ISRO launches Earth Imaging Satellite Cartosat-3, other 13 nano-satellites
JNS: The Indian Space Research Organisation (ISRO) has created history successfully launched its earth imaging and mapping satellite CARTOSAT-3 along with 13 other nano-satellites from the Satish Dhawan Space Centre at Sriharikota at 9.28 am.
“I am happy that PSLV-C47 injected precisely in the orbit with 13 other satellites. Cartosat-3 is the highest resolution civilian satellite. We have 13 missions up to March, 6 large vehicle missions and 7 satellite missions,” ISRO chief Dr K Sivan said.
Prime Minister Narendra Modi congratulated the space agency on the successful launch of Cartosat-3.
“I heartily congratulate the entire ISRO team on yet another successful launch of PSLV-C47 carrying indigenous Cartosat-3 satellite and over a dozen nano satellites of USA,” he tweeted.
PSLV-C47 on its 49th mission will carry CARTOSAT-3 along with 13 commercial nano satellites from the United States. CARTOSAT-3 is a third-generation agile advanced satellite having high-resolution imaging capability.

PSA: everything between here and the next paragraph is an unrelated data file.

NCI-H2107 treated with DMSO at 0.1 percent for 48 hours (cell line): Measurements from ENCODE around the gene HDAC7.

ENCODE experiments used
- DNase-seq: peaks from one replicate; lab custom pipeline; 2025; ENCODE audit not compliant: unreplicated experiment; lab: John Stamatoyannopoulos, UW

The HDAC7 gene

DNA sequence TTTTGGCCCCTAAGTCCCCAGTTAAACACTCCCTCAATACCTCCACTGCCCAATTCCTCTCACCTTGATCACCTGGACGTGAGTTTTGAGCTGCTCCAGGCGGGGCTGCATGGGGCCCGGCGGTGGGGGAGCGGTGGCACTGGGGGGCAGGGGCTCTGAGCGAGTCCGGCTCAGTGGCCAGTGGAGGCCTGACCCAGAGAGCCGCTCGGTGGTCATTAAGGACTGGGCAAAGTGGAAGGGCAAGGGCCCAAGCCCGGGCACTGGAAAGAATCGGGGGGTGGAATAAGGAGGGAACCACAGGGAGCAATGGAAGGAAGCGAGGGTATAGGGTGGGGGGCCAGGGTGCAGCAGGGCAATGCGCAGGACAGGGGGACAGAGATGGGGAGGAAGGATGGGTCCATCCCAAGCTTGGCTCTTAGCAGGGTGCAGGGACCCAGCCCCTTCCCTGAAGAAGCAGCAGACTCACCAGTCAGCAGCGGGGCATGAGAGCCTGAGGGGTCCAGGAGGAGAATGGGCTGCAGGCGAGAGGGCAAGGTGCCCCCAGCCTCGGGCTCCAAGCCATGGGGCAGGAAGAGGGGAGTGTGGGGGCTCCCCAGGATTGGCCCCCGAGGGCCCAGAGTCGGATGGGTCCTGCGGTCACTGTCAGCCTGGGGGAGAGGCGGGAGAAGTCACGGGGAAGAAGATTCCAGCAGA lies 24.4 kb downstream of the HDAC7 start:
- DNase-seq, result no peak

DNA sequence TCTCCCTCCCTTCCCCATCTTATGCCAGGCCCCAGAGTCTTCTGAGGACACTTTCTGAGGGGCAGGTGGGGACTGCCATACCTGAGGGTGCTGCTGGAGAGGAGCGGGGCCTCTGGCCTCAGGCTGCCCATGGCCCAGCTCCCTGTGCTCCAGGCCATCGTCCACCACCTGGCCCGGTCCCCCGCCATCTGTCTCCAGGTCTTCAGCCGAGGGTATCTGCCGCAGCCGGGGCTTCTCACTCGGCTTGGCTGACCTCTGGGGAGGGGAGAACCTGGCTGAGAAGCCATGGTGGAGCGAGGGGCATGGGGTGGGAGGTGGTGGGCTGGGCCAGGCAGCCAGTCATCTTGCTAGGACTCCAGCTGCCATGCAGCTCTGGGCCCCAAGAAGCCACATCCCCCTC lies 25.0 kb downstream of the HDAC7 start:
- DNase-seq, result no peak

With an overall mass of 1,625 kgs, CARTOSAT-3 would address the increased user’s demands for the large scale urban planning, rural resource and infrastructure development, coastal land use and land cover. PSLV-C47 is the 21st flight of PSLV in the ‘XL’ configuration (with six solid strap-on motors), ISRO said.
The 13 commercial nano satellites from the United States are being carried as part of the commercial arrangement with NewSpace India Ltd (NSIL), Department of Space. Among the 13 nano-satellites are FLOCK-4P, 12 in numbers, with mission objective of earth observation, and one satellite named MESHBED, whose mission objective is a communication testbed.
According to the media reports, CartoSAT-3 is undoubtedly one of the most advanced imaging satellites ever built by ISRO, with the capability to produce some of the most high-resolution aerial imagery in the world — certainly the highest of any ISRO satellites. It will also image across multiple spectra — panchromatic (captures all visible colours of light), multispectral (captures light within specific ranges in the electromagnetic spectrum) and hyperspectral (captures light from across the electromagnetic spectrum) earth observation mission.
Once online, the satellite will serve in large-scale urban planning, rural resources and infrastructure development, monitoring of coastal land use and land cover including others.